touch your idle and let the Power Tune bog your motor down but don't let
it shut it down. Move quickly from throat to throat until you have
used about half the can.
Here is a tip.....don't point your prop at anything that you don't want
to be black and sooty (i.e. the garage door or the wife's new white
After you have put the Power Tune to it, shut the motor down and let it
sit for about an hour. Then take it to the lake and run it wide
open for about 3/4 of a mile. If going to the lake is not an
option, restart the motor (with a water source) but don't rev it over
1600 rpms on a hose. After decarbing, running Ring Free, good gas
and a good TCW3 oil will limit deposits on a regular basis. I like
to decarb a motor every year or every
100 hours, whichever comes first.
Water Pump Impellers:
Plainly speaking, the water pump impeller is the most ignored routine
maintenance on an outboard. No magic here, just have it
changed every 200 hours in fresh clear water or every 100 hours in
salt/brackish water or water with a high silt content.
One tip here.....if you decide to do it yourself, always verify that
your motor is pumping water after the job is complete.
Lower Unit Grease, Prop and Propshaft
Prior to the onset of freezing weather each year you should change your
lower unit grease. It is also a good time to pull your prop and
check for fishing line that can tear into your shaft seals. Grease
the shaft before replacing your prop (especially in saltwater
applications). If your lower unit grease has ANY water in it or
comes out looking like coffee double cream, head for your dealer
immediately and get your lower unit checked. Water in your lower
unit will lead to freeze damage and will lead to excessive wear and gear
Oh, and that slightly dented or nicked up prop you've got....get it
fixed. Just imagine putting a 1/2 ounce weight on one blade of a
ceiling fan and then turning the fan on High. It won't take long
for the out-of-balance condition to tear the fan apart. It also
won't take long for that out-of-balance prop to cause serious if not
catastrophic consequences to your motor. One more tip....when
changing your lower unit lube always keep track of the little washers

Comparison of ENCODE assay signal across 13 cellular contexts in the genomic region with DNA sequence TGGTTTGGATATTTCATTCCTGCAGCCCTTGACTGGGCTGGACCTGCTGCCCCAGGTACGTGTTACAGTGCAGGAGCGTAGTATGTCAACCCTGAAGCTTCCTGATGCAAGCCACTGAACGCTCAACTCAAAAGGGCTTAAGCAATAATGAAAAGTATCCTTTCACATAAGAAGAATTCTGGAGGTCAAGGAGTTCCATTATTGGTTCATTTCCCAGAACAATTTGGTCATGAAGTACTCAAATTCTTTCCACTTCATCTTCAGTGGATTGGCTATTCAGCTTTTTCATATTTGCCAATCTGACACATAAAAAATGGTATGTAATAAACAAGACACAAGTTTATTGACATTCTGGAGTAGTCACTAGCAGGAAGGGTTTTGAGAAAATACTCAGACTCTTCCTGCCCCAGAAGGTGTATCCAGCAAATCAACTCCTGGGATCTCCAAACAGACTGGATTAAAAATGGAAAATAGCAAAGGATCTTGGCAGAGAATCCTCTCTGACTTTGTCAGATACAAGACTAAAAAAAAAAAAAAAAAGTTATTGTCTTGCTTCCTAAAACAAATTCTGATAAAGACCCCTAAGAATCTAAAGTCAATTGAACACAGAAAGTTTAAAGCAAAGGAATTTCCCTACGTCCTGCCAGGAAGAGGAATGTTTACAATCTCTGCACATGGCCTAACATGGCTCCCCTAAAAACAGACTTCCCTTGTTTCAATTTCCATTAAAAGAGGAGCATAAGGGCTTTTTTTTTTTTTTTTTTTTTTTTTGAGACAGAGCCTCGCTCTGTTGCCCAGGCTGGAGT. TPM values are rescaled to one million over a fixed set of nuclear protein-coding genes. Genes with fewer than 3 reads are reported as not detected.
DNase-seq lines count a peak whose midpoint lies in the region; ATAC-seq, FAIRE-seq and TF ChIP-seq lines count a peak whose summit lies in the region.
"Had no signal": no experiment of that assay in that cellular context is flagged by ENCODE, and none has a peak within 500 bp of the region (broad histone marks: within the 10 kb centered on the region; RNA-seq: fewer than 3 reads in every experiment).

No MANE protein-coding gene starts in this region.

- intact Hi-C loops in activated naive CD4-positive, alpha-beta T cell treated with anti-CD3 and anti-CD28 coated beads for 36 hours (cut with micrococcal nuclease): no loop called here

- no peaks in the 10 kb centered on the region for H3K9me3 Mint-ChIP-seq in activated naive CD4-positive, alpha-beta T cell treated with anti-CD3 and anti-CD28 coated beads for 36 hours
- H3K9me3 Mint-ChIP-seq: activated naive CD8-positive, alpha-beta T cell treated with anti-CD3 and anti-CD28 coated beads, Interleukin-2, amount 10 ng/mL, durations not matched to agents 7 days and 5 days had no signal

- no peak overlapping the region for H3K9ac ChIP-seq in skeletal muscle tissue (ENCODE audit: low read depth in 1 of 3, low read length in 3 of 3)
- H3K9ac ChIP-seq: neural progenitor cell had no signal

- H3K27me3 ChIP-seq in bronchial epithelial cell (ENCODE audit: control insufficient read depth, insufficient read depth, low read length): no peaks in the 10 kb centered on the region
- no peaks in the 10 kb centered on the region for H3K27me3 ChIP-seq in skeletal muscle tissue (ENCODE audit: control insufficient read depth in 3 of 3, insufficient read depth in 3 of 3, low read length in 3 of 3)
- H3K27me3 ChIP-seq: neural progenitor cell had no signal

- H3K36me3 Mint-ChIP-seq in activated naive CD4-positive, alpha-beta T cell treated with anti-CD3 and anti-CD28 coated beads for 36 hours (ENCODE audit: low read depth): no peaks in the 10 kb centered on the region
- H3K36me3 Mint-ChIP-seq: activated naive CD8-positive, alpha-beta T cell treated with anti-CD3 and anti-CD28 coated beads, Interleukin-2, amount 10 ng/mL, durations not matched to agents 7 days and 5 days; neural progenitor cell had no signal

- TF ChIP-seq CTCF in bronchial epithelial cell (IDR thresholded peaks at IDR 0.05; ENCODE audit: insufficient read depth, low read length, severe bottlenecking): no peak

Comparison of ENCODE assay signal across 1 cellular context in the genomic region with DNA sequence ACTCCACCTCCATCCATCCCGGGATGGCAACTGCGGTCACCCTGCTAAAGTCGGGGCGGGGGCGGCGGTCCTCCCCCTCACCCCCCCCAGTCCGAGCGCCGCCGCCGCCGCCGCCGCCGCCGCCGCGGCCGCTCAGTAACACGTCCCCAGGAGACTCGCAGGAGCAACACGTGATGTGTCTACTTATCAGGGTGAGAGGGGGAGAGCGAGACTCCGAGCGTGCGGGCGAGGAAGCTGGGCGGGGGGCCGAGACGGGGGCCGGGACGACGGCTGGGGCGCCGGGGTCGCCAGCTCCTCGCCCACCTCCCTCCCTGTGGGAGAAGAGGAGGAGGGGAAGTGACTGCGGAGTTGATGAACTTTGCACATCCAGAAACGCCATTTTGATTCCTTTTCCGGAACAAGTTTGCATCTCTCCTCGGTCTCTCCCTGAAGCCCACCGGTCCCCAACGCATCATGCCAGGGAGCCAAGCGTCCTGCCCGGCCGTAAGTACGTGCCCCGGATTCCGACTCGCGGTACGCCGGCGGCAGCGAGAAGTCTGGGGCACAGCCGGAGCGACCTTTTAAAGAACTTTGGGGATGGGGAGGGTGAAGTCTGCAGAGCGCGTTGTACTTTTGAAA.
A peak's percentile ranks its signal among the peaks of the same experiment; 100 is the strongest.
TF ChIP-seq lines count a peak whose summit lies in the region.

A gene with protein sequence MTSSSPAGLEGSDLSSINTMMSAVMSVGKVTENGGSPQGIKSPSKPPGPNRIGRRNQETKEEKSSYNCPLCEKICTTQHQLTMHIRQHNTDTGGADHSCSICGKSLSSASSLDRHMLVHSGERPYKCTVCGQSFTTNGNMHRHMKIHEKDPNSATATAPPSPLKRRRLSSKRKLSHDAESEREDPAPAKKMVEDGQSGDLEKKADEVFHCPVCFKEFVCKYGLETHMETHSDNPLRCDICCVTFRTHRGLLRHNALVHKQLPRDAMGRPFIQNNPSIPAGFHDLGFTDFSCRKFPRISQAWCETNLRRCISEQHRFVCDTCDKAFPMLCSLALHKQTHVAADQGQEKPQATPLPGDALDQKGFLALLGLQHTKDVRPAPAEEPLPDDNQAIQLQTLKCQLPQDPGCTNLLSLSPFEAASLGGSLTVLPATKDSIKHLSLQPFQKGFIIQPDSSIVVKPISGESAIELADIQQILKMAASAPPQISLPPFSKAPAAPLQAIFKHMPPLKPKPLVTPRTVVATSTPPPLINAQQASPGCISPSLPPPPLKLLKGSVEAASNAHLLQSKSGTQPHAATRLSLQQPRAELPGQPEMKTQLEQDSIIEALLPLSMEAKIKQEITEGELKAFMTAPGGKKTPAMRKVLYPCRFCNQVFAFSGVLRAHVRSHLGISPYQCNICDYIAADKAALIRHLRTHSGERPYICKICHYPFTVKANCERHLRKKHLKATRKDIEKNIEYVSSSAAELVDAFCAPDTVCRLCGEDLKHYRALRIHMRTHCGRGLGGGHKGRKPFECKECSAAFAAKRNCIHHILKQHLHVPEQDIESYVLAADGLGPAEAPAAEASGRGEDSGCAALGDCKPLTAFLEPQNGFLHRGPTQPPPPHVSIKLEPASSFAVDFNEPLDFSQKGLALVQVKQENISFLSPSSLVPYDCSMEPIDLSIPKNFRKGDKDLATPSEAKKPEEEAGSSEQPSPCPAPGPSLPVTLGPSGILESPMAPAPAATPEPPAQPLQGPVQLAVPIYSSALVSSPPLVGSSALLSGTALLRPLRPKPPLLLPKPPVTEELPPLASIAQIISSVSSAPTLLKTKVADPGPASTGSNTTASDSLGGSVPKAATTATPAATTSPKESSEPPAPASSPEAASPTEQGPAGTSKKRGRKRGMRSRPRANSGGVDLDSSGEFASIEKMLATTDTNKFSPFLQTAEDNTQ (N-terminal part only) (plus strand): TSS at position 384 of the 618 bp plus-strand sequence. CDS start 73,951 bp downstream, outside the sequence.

behind your fill/drain screws. If you lose one you are going to
get a water leak in your lower unit.
Storing Your Motor:
If your are not fortunate enough to live in a climate that allows
boating 12 months of the year, then you are faced with storing your
outboard. Nothing causes more problems with an otherwise
mechanically sound outboard than improper storage. I like to do my
routine maintenance prior to storage. Just before decarbing (or
fogging) my motor I like to add fuel stabilizer to my fuel. This
allows stabilized gas to permeate your motor's fuel system.
Unstabilized fuel which is allowed to sit in an outboard for over a
month is the major repair cost that we see. The resulting gum and
varnish will clog up your carbs and the only way to clean them is to
rebuild them. Sorry, there is no tune up in a bottle that will do
If you are going to let the boat sit for an extended period of time I
suggest you fog the engine down with a product like Mercury Marine's
The process is exactly like decarbing except you don't restart the
engine when you are done.
When storing your motor in sub-freezing weather be sure that you have
allowed all of the water to drain out of the engine. Bag or store
the motor's lower unit in a vertical position. If water is left in
your exhaust cavity it can freeze and break your lower unit.
Ok, I have made some bold claims about longevity in outboards. So
that my customers and compatriots in saltwater don't call for a hanging,
I must add as a postscript that this is for engines that are used almost
exclusively in freshwater. The salty stuff is incredibly
So, if you do have the occasion to use your boat in saltwater you should
flush and rinse it with fresh water after each outing
I hope these tips add years of problem free enjoyment to your outboard